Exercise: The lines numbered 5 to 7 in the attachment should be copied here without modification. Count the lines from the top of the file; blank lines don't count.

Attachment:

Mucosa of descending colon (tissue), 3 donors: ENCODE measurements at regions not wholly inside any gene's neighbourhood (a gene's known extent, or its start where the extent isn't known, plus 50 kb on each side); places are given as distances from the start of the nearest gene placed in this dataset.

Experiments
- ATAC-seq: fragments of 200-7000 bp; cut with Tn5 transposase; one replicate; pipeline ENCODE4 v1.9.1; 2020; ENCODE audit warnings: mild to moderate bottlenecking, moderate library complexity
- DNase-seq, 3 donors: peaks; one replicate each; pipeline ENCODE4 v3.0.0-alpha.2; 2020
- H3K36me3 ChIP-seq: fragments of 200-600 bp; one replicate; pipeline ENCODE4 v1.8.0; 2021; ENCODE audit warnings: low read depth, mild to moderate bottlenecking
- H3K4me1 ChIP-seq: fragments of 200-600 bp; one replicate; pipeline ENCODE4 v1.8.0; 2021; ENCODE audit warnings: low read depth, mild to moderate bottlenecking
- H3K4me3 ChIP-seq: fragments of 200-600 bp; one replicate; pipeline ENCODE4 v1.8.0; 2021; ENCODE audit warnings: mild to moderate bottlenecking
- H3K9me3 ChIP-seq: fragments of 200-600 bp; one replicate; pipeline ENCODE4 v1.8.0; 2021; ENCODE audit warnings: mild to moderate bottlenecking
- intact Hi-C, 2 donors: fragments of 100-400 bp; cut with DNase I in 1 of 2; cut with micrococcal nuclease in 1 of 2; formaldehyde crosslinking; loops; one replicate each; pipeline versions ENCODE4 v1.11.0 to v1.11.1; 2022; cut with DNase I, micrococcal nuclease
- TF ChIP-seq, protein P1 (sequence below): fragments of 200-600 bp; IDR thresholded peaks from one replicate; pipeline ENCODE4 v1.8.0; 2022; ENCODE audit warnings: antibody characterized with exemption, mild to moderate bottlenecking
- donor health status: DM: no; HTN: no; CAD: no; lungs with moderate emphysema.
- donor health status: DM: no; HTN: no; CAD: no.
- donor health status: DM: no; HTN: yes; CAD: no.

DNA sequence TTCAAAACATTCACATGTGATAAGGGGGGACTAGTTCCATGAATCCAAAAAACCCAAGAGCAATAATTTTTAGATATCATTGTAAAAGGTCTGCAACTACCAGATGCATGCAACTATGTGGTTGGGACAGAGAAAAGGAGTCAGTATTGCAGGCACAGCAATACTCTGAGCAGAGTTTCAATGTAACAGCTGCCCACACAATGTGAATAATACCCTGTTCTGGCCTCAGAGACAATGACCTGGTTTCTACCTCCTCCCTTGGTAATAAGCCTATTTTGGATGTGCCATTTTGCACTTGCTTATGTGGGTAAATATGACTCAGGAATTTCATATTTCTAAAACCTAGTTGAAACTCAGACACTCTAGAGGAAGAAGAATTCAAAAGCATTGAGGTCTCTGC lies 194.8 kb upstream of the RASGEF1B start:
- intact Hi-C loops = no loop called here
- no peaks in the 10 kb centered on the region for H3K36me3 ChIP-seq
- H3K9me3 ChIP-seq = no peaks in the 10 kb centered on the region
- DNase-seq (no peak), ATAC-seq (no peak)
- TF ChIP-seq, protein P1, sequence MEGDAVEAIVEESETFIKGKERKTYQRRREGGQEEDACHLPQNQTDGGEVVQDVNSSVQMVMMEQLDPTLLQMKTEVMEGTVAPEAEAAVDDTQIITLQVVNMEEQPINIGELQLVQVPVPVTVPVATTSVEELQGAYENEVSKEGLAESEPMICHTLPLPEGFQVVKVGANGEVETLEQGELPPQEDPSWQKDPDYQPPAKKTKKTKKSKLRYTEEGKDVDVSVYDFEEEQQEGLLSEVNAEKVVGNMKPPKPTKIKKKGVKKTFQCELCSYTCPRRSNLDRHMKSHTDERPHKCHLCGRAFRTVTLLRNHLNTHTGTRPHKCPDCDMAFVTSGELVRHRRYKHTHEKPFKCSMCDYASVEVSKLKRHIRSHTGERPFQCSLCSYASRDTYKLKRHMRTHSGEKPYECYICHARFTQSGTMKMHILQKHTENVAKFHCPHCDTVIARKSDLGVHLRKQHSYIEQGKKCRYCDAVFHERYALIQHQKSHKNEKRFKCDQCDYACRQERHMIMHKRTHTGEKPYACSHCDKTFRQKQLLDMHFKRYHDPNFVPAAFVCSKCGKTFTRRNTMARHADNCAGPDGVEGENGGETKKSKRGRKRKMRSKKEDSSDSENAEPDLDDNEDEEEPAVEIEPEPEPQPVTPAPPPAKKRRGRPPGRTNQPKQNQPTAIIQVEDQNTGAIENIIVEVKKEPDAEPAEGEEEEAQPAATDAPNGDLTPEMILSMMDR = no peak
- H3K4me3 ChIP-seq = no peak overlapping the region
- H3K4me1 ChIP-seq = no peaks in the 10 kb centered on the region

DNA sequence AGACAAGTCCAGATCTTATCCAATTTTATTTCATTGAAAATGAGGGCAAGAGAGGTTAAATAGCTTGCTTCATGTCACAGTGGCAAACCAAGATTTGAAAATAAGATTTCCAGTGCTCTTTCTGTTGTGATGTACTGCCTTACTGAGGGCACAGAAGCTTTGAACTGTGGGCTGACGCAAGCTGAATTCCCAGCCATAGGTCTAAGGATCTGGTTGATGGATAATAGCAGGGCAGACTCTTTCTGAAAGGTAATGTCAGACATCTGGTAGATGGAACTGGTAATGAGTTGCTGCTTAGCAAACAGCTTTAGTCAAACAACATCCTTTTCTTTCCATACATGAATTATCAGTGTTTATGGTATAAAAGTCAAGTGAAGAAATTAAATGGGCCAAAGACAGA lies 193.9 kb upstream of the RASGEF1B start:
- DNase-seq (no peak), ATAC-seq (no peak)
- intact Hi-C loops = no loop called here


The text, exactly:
- H3K36me3 ChIP-seq: fragments of 200-600 bp; one replicate; pipeline ENCODE4 v1.8.0; 2021; ENCODE audit warnings: low read depth, mild to moderate bottlenecking
- H3K4me1 ChIP-seq: fragments of 200-600 bp; one replicate; pipeline ENCODE4 v1.8.0; 2021; ENCODE audit warnings: low read depth, mild to moderate bottlenecking
- H3K4me3 ChIP-seq: fragments of 200-600 bp; one replicate; pipeline ENCODE4 v1.8.0; 2021; ENCODE audit warnings: mild to moderate bottlenecking